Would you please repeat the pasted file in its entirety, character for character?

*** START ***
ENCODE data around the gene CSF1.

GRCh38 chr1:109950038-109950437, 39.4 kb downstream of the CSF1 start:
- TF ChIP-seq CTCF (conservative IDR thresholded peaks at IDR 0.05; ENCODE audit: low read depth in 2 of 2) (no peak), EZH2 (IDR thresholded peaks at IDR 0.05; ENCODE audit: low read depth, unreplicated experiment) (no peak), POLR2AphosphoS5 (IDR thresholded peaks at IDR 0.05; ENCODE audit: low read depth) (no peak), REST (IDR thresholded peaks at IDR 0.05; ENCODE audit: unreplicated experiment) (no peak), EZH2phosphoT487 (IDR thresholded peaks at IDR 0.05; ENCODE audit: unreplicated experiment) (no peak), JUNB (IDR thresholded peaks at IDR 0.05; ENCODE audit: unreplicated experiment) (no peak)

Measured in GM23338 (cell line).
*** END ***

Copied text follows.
ENCODE data around the gene CSF1.

GRCh38 chr1:109950038-109950437, 39.4 kb downstream of the CSF1 start:
- TF ChIP-seq CTCF (conservative IDR thresholded peaks at IDR 0.05; ENCODE audit: low read depth in 2 of 2) (no peak), EZH2 (IDR thresholded peaks at IDR 0.05; ENCODE audit: low read depth, unreplicated experiment) (no peak), POLR2AphosphoS5 (IDR thresholded peaks at IDR 0.05; ENCODE audit: low read depth) (no peak), REST (IDR thresholded peaks at IDR 0.05; ENCODE audit: unreplicated experiment) (no peak), EZH2phosphoT487 (IDR thresholded peaks at IDR 0.05; ENCODE audit: unreplicated experiment) (no peak), JUNB (IDR thresholded peaks at IDR 0.05; ENCODE audit: unreplicated experiment) (no peak)

Measured in GM23338 (cell line).